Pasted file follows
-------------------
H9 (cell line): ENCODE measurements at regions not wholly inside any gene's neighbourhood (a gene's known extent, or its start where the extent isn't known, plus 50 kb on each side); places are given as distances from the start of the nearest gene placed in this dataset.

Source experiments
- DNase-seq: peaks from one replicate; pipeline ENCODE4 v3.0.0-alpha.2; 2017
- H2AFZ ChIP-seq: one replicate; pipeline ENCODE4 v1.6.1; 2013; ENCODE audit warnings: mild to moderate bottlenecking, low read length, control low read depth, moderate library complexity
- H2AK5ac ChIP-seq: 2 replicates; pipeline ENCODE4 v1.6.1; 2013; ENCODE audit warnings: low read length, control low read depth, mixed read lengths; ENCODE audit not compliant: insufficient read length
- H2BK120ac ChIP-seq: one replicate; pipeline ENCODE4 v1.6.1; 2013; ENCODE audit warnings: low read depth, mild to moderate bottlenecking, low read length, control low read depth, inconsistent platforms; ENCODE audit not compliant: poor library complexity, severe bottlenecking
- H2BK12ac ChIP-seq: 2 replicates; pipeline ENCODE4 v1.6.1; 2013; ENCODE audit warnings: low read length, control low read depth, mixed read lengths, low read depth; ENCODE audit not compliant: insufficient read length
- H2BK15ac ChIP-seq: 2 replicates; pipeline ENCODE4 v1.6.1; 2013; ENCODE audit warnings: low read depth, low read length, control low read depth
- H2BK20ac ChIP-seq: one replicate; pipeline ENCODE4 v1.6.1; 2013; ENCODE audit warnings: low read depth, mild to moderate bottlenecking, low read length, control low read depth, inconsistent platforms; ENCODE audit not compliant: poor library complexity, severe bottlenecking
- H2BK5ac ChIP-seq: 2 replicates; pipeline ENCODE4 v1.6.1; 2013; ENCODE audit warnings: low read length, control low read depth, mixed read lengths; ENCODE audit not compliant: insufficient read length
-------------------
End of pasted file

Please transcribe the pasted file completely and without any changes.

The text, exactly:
H9 (cell line): ENCODE measurements at regions not wholly inside any gene's neighbourhood (a gene's known extent, or its start where the extent isn't known, plus 50 kb on each side); places are given as distances from the start of the nearest gene placed in this dataset.

Source experiments
- DNase-seq: peaks from one replicate; pipeline ENCODE4 v3.0.0-alpha.2; 2017
- H2AFZ ChIP-seq: one replicate; pipeline ENCODE4 v1.6.1; 2013; ENCODE audit warnings: mild to moderate bottlenecking, low read length, control low read depth, moderate library complexity
- H2AK5ac ChIP-seq: 2 replicates; pipeline ENCODE4 v1.6.1; 2013; ENCODE audit warnings: low read length, control low read depth, mixed read lengths; ENCODE audit not compliant: insufficient read length
- H2BK120ac ChIP-seq: one replicate; pipeline ENCODE4 v1.6.1; 2013; ENCODE audit warnings: low read depth, mild to moderate bottlenecking, low read length, control low read depth, inconsistent platforms; ENCODE audit not compliant: poor library complexity, severe bottlenecking
- H2BK12ac ChIP-seq: 2 replicates; pipeline ENCODE4 v1.6.1; 2013; ENCODE audit warnings: low read length, control low read depth, mixed read lengths, low read depth; ENCODE audit not compliant: insufficient read length
- H2BK15ac ChIP-seq: 2 replicates; pipeline ENCODE4 v1.6.1; 2013; ENCODE audit warnings: low read depth, low read length, control low read depth
- H2BK20ac ChIP-seq: one replicate; pipeline ENCODE4 v1.6.1; 2013; ENCODE audit warnings: low read depth, mild to moderate bottlenecking, low read length, control low read depth, inconsistent platforms; ENCODE audit not compliant: poor library complexity, severe bottlenecking
- H2BK5ac ChIP-seq: 2 replicates; pipeline ENCODE4 v1.6.1; 2013; ENCODE audit warnings: low read length, control low read depth, mixed read lengths; ENCODE audit not compliant: insufficient read length